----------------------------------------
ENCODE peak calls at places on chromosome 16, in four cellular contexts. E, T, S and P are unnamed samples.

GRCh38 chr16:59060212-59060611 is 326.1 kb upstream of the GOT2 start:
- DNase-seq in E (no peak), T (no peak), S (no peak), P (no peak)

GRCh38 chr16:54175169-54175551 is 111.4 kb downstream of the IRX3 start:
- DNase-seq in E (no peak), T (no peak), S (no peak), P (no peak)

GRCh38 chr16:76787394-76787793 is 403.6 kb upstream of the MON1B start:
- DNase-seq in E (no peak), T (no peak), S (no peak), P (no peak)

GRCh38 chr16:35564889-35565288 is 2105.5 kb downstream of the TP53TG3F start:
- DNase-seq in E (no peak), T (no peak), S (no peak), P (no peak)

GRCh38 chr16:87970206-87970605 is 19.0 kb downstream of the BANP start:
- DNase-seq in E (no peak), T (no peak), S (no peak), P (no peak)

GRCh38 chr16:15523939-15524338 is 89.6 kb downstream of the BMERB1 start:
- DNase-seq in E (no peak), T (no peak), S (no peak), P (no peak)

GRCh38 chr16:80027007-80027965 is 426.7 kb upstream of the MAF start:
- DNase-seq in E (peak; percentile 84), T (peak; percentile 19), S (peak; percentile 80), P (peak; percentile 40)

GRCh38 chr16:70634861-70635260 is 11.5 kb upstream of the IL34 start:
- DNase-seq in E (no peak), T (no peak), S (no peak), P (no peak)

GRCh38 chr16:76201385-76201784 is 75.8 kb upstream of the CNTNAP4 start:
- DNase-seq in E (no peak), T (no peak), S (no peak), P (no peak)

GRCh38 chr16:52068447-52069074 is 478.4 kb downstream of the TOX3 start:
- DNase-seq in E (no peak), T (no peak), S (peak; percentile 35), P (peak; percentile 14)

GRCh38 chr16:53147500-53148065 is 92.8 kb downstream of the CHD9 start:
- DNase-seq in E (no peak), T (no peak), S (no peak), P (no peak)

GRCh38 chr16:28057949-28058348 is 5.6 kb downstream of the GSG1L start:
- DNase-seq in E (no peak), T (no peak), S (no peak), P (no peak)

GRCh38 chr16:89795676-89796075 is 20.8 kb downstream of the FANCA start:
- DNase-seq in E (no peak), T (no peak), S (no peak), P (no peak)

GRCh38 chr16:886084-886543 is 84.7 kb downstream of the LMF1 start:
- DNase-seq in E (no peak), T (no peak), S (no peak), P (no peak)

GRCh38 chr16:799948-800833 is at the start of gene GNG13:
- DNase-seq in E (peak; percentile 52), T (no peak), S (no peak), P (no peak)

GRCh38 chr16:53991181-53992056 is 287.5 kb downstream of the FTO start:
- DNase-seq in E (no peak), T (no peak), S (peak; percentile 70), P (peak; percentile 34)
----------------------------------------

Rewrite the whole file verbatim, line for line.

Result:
ENCODE peak calls at places on chromosome 16, in four cellular contexts. E, T, S and P are unnamed samples.

GRCh38 chr16:59060212-59060611 is 326.1 kb upstream of the GOT2 start:
- DNase-seq in E (no peak), T (no peak), S (no peak), P (no peak)

GRCh38 chr16:54175169-54175551 is 111.4 kb downstream of the IRX3 start:
- DNase-seq in E (no peak), T (no peak), S (no peak), P (no peak)

GRCh38 chr16:76787394-76787793 is 403.6 kb upstream of the MON1B start:
- DNase-seq in E (no peak), T (no peak), S (no peak), P (no peak)

GRCh38 chr16:35564889-35565288 is 2105.5 kb downstream of the TP53TG3F start:
- DNase-seq in E (no peak), T (no peak), S (no peak), P (no peak)

GRCh38 chr16:87970206-87970605 is 19.0 kb downstream of the BANP start:
- DNase-seq in E (no peak), T (no peak), S (no peak), P (no peak)

GRCh38 chr16:15523939-15524338 is 89.6 kb downstream of the BMERB1 start:
- DNase-seq in E (no peak), T (no peak), S (no peak), P (no peak)

GRCh38 chr16:80027007-80027965 is 426.7 kb upstream of the MAF start:
- DNase-seq in E (peak; percentile 84), T (peak; percentile 19), S (peak; percentile 80), P (peak; percentile 40)

GRCh38 chr16:70634861-70635260 is 11.5 kb upstream of the IL34 start:
- DNase-seq in E (no peak), T (no peak), S (no peak), P (no peak)

GRCh38 chr16:76201385-76201784 is 75.8 kb upstream of the CNTNAP4 start:
- DNase-seq in E (no peak), T (no peak), S (no peak), P (no peak)

GRCh38 chr16:52068447-52069074 is 478.4 kb downstream of the TOX3 start:
- DNase-seq in E (no peak), T (no peak), S (peak; percentile 35), P (peak; percentile 14)

GRCh38 chr16:53147500-53148065 is 92.8 kb downstream of the CHD9 start:
- DNase-seq in E (no peak), T (no peak), S (no peak), P (no peak)

GRCh38 chr16:28057949-28058348 is 5.6 kb downstream of the GSG1L start:
- DNase-seq in E (no peak), T (no peak), S (no peak), P (no peak)

GRCh38 chr16:89795676-89796075 is 20.8 kb downstream of the FANCA start:
- DNase-seq in E (no peak), T (no peak), S (no peak), P (no peak)

GRCh38 chr16:886084-886543 is 84.7 kb downstream of the LMF1 start:
- DNase-seq in E (no peak), T (no peak), S (no peak), P (no peak)

GRCh38 chr16:799948-800833 is at the start of gene GNG13:
- DNase-seq in E (peak; percentile 52), T (no peak), S (no peak), P (no peak)

GRCh38 chr16:53991181-53992056 is 287.5 kb downstream of the FTO start:
- DNase-seq in E (no peak), T (no peak), S (peak; percentile 70), P (peak; percentile 34)